current-year income tax form

Don't forget to scroll down for Nature Notes & Photos,
plus lists of all birds banded or recaptured during the period.

"This Week at Hilton Pond" is written and photographed by Bill Hilton Jr., executive director of Hilton Pond Center for Piedmont Natural History

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Comments or questions about this week's installment? Send an E-mail to INFO. (Be sure to scroll down for a tally of birds banded/recaptured during the period, plus other nature notes.)

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Click on image at right for live Web cam of Hilton Pond,
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Thanks to the following fine folks for recent gifts in support of Hilton Pond Center for Piedmont Natural History and/or Operation RubyThroat: The Hummingbird Project. Your tax-deductible contributions allow us, among other things, to continue writing, photographing, and sharing "This Week at Hilton Pond" with students, teachers, and the general public. Please see Support or scroll below if you'd like to make a gift of your own.

We're pleased folks are thinking about the work of the Center and making donations. Those listed below made contributions received during the period. Please join them if you can in coming weeks.

Gifts can be made via PayPal (funding@hiltonpond.org); credit card via Network for Good (see link below); or personal check (c/o Hilton Pond Center, 1432 DeVinney Road, York SC 29745). You can also donate through our Facebook fundraising page.

  • Marie Baumann (major sustaining donor; alumna of Operation RubyThroat's Neotropical hummingbird expedition)
  • Jewel Lynch (via Network for Good)
  • Kathy & Don Miner (long-time donors; via Network for Good)

We are likewise grateful for the many followers of Hilton Pond Center's Facebook page who made on-line contributions in November as part of our "$6,000 for 6,000 Hummingbirds" Campaign. These will be acknowledged in an end-of year installment.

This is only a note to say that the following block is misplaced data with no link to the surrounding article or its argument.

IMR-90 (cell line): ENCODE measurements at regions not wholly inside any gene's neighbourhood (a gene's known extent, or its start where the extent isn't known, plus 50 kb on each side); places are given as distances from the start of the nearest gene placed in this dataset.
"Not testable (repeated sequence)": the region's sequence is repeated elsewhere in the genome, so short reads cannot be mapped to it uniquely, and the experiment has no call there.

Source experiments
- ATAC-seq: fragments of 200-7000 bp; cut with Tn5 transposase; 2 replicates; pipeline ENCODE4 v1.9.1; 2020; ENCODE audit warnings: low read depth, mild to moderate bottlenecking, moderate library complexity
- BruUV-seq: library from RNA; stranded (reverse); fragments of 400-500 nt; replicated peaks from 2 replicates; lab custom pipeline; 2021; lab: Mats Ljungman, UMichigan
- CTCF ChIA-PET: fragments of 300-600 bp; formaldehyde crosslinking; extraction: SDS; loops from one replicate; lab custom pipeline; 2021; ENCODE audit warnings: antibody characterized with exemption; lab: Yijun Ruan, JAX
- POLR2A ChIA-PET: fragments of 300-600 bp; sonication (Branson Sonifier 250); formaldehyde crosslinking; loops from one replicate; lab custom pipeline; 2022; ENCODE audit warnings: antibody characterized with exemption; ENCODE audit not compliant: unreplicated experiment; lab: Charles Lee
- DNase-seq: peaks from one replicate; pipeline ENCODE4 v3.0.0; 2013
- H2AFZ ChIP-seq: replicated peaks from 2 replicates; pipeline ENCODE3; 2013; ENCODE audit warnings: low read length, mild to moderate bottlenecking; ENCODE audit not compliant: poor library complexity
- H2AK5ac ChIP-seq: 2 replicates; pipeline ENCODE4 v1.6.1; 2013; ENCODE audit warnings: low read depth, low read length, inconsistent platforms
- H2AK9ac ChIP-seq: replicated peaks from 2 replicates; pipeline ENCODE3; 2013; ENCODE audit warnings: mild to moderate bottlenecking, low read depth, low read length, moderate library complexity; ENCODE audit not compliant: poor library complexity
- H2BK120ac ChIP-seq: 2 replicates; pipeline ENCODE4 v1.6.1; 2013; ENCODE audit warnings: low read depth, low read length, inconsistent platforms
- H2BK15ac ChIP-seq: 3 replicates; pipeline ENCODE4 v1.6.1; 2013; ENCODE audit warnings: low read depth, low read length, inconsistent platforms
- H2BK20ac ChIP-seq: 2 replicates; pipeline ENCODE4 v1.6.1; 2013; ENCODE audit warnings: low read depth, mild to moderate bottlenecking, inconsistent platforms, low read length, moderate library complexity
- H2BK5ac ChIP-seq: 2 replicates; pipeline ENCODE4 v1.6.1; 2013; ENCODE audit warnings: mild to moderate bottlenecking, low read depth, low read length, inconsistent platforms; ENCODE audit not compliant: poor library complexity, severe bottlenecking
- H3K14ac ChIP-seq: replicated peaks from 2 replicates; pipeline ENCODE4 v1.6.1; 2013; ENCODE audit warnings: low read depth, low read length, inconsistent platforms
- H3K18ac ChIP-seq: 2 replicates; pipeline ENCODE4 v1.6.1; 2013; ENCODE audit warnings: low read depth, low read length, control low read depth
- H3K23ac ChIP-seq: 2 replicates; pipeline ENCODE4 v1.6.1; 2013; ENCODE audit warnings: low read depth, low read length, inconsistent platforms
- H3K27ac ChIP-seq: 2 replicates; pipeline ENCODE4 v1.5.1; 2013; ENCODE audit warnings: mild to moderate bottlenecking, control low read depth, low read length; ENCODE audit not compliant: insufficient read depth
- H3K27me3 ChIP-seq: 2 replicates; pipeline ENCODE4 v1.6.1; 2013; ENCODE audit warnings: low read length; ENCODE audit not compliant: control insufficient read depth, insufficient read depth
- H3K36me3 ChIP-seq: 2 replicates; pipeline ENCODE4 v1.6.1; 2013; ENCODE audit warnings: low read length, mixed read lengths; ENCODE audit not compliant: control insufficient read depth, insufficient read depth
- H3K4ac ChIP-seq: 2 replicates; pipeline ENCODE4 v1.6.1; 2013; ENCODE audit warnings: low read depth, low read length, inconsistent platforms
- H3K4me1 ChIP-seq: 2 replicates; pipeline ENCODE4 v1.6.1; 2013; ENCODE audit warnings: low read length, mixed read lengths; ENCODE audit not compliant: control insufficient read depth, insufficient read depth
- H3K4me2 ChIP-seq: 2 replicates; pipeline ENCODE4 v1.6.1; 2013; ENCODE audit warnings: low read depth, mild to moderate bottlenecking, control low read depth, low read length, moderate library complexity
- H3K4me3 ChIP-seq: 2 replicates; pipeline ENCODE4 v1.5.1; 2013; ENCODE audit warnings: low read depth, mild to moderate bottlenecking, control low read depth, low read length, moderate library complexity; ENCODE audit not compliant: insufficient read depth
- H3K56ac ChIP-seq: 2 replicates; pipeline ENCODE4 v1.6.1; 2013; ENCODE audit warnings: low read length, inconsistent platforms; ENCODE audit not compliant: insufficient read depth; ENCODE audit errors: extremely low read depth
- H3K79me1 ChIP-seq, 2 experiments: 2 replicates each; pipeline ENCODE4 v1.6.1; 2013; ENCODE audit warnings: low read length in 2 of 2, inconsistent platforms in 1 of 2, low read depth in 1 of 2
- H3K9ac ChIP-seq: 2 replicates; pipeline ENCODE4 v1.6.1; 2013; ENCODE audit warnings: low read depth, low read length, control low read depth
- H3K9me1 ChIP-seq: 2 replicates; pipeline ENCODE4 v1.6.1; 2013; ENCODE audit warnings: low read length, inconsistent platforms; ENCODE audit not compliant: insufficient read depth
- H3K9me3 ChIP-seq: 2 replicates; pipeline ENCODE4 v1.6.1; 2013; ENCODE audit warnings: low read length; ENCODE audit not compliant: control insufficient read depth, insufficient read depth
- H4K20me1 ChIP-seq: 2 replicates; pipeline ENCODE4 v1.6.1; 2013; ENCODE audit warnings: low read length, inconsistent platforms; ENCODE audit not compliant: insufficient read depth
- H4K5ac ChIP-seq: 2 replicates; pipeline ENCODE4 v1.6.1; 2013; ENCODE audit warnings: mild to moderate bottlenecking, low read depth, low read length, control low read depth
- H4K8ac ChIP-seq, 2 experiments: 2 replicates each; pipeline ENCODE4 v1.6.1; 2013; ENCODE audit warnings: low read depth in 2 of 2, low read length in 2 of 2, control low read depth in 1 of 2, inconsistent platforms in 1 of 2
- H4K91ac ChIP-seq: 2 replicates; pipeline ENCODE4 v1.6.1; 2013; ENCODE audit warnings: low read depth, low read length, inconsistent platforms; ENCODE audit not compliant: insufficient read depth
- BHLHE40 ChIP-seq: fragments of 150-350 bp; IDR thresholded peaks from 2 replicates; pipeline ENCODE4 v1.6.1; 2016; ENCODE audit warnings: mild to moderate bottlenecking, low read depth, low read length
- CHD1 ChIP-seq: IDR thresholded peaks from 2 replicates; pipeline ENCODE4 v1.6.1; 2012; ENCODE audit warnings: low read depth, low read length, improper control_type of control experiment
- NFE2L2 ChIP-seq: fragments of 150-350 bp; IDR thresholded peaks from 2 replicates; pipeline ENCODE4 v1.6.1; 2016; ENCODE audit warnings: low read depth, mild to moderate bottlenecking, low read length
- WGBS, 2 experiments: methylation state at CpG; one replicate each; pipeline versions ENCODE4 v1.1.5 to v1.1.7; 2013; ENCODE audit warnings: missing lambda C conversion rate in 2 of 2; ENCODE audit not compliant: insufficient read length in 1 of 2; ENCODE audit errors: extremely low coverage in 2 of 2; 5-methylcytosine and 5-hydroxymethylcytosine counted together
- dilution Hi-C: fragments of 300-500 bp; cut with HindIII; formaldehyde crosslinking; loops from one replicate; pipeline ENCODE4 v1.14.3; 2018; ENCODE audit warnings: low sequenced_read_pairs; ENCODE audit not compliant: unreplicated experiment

If you enjoy "This Week at Hilton Pond," please help support
Hilton Pond Center for Piedmont Natural History.
It's painless, and YOU can make a difference!

(Just CLICK on a logo below or send a check if you like; see Support for address.)

Make credit card donations
on-line via
Network for Good:
Use your PayPal account
to make direct donations:
If you like shopping on-line please become a member of iGive, through which 1,800+ on-line stores from Amazon to Lands' End and even iTunes donate a percentage of your purchase price to support Hilton Pond Center. ..Every new member who registers with iGive and makes a purchase through them earns an ADDITIONAL $5 for the Center. You can even do Web searches through iGive and earn a penny per search--sometimes TWO--for the cause! Please enroll by going to the iGive Web site. It's a painless, important way for YOU to support our on-going work in conservation, education, and research. Add the iGive Toolbar to your browser and register Operation RubyThroat as your preferred charity to make it even easier to help Hilton Pond Center when you shop.

The Piedmont Naturalist--Vol. 1--1986 (Hilton Pond Press) is an award-winning collection of newspaper columns that first appeared in The Herald in Rock Hill SC. Optimized for tablets such as iPad and Kindle, electronic downloads of the now out-of-print volume are available by clicking on the links below. The digital version includes pen-and-ink drawings from the original edition--plus lots of new color photos. All sales go
to support the work of
Hilton Pond Center.

19-30 November 2018

Carolina Chickadee--1
American Goldfinch--1
Northern Cardinal--1
Baltimore Oriole--1

* = new banded species for 2018

4 species
4 individuals

49 species (37-yr. avg. = 64.8)

1,071 individuals
(37-yr. avg. =
Ruby-throated Hummingbirds = 222

(Banding began 28 June 1982; since then 171 species have been observed on or over the property.)
126 species banded
67,956 individuals banded

Ruby-throated Hummingbirds = 6,193

(with original banding date, sex, and current age):

--As of 30 Nov, the Center's 2018 Yard List stood at 73--about 43% of 171 avian species encountered locally since 1982. (If you're not keeping a yard list for your own property we encourage you to do so, and to report your sightings via eBird.) New species observed this year from 19-30 Nov: Baltimore Oriole.

--Our immediate past installment of "This Week at Hilton Pond" was a summary report of our Nov 2018 Operation RubyThroat hummingbird expedition to Costa Rica. It is in prep and will be archived and when completed will always available on the Center's Web site as Installment #681.

All text & photos © Hilton Pond Center

Please report your
sightings of
Ruby-throated Hummingbirds

Oct 15 to Mar 15:
East of the Rockies please report your sightings of
Vagrant & Winter Hummingbirds

(immature male Rufous Hummingbird at right)

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Hilton Pond Center for Piedmont Natural History is a non-profit research, conservation & education organization in York, South Carolina USA; phone (803) 684-5852. Directed by Dr. Bill Hilton Jr., aka "The Piedmont Naturalist," it is parent organization for Operation RubyThroat. Web site contents--including text and photos--may NOT be duplicated, modified, or used in any way except with express written permission of Hilton Pond Center. All rights reserved worldwide. To request permission for use or for further assistance, please contact Webmaster.